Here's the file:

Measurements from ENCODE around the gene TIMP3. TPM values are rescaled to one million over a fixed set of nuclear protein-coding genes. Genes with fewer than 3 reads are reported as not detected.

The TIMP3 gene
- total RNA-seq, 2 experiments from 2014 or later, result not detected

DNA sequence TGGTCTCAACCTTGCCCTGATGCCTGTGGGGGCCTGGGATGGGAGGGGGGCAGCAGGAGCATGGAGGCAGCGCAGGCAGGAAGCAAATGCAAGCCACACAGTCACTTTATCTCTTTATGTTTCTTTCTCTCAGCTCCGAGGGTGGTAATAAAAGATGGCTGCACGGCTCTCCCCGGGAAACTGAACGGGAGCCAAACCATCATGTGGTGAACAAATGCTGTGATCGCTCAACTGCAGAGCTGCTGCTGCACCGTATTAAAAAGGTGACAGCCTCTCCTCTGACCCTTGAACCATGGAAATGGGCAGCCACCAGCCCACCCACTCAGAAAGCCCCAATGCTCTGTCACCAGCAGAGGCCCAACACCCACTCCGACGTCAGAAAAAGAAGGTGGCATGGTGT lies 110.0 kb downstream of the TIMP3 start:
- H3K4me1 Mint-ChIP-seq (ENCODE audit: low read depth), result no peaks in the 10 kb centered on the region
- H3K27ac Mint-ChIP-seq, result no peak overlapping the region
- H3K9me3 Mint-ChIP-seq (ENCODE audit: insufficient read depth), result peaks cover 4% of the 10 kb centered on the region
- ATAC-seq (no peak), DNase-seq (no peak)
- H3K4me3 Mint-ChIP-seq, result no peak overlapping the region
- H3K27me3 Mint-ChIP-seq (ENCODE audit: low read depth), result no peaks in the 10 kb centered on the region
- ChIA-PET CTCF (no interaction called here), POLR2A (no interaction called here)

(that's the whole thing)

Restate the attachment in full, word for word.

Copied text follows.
Measurements from ENCODE around the gene TIMP3. TPM values are rescaled to one million over a fixed set of nuclear protein-coding genes. Genes with fewer than 3 reads are reported as not detected.

The TIMP3 gene
- total RNA-seq, 2 experiments from 2014 or later, result not detected

DNA sequence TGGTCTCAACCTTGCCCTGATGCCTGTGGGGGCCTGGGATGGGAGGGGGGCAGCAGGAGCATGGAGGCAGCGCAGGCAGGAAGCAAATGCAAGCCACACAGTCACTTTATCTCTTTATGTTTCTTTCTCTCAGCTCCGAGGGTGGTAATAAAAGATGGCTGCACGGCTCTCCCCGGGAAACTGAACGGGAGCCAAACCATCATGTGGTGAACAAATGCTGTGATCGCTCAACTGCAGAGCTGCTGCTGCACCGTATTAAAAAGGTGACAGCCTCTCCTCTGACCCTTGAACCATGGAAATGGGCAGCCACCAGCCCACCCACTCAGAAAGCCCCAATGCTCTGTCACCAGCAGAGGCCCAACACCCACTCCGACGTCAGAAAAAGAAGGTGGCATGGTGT lies 110.0 kb downstream of the TIMP3 start:
- H3K4me1 Mint-ChIP-seq (ENCODE audit: low read depth), result no peaks in the 10 kb centered on the region
- H3K27ac Mint-ChIP-seq, result no peak overlapping the region
- H3K9me3 Mint-ChIP-seq (ENCODE audit: insufficient read depth), result peaks cover 4% of the 10 kb centered on the region
- ATAC-seq (no peak), DNase-seq (no peak)
- H3K4me3 Mint-ChIP-seq, result no peak overlapping the region
- H3K27me3 Mint-ChIP-seq (ENCODE audit: low read depth), result no peaks in the 10 kb centered on the region
- ChIA-PET CTCF (no interaction called here), POLR2A (no interaction called here)